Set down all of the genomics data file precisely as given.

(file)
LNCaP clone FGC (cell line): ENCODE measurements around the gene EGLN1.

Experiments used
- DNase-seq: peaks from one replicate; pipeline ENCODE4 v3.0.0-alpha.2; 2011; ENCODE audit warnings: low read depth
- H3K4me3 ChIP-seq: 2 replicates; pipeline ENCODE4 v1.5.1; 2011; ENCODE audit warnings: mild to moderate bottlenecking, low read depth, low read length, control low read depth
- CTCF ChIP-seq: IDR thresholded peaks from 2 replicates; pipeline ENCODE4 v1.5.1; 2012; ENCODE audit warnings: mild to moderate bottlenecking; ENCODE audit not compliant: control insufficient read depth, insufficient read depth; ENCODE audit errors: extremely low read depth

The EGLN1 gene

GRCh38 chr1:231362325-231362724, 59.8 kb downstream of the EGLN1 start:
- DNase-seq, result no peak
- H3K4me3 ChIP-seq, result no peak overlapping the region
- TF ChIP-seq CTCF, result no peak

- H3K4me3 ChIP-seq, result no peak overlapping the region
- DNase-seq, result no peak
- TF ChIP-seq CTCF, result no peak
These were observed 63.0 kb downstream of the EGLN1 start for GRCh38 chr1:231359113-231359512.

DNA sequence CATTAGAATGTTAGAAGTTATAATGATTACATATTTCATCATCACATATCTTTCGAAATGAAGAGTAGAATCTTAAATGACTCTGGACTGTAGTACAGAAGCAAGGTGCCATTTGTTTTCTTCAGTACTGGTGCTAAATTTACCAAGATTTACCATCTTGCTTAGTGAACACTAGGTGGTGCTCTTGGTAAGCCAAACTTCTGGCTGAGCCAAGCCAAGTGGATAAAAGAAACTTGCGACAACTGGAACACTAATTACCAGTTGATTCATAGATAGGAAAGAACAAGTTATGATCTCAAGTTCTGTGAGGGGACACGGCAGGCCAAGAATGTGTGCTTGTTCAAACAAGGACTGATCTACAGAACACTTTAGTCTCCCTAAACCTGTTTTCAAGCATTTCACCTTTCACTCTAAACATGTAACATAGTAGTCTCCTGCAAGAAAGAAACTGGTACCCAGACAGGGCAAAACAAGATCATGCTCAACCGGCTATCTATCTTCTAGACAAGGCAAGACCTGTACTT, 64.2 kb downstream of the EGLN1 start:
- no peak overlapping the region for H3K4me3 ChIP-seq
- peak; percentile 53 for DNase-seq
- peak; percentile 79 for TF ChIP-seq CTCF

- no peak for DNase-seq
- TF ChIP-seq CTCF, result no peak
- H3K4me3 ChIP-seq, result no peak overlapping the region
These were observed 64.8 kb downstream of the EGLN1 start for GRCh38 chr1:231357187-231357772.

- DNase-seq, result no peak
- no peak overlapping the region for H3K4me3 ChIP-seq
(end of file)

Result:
LNCaP clone FGC (cell line): ENCODE measurements around the gene EGLN1.

Experiments used
- DNase-seq: peaks from one replicate; pipeline ENCODE4 v3.0.0-alpha.2; 2011; ENCODE audit warnings: low read depth
- H3K4me3 ChIP-seq: 2 replicates; pipeline ENCODE4 v1.5.1; 2011; ENCODE audit warnings: mild to moderate bottlenecking, low read depth, low read length, control low read depth
- CTCF ChIP-seq: IDR thresholded peaks from 2 replicates; pipeline ENCODE4 v1.5.1; 2012; ENCODE audit warnings: mild to moderate bottlenecking; ENCODE audit not compliant: control insufficient read depth, insufficient read depth; ENCODE audit errors: extremely low read depth

The EGLN1 gene

GRCh38 chr1:231362325-231362724, 59.8 kb downstream of the EGLN1 start:
- DNase-seq, result no peak
- H3K4me3 ChIP-seq, result no peak overlapping the region
- TF ChIP-seq CTCF, result no peak

- H3K4me3 ChIP-seq, result no peak overlapping the region
- DNase-seq, result no peak
- TF ChIP-seq CTCF, result no peak
These were observed 63.0 kb downstream of the EGLN1 start for GRCh38 chr1:231359113-231359512.

DNA sequence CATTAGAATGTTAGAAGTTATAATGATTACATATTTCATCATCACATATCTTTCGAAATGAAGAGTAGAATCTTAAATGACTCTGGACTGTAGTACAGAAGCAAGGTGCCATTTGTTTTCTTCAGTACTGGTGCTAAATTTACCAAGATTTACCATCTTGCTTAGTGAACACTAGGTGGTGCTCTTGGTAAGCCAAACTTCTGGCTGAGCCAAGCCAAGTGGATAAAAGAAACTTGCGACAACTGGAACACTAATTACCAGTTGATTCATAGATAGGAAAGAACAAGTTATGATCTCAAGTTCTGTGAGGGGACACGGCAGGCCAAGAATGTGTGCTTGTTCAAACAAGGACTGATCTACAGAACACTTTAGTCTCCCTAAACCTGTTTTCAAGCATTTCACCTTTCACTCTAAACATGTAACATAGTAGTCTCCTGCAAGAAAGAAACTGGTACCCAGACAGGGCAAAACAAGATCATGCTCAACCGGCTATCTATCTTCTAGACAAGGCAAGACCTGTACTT, 64.2 kb downstream of the EGLN1 start:
- no peak overlapping the region for H3K4me3 ChIP-seq
- peak; percentile 53 for DNase-seq
- peak; percentile 79 for TF ChIP-seq CTCF

- no peak for DNase-seq
- TF ChIP-seq CTCF, result no peak
- H3K4me3 ChIP-seq, result no peak overlapping the region
These were observed 64.8 kb downstream of the EGLN1 start for GRCh38 chr1:231357187-231357772.

- DNase-seq, result no peak
- no peak overlapping the region for H3K4me3 ChIP-seq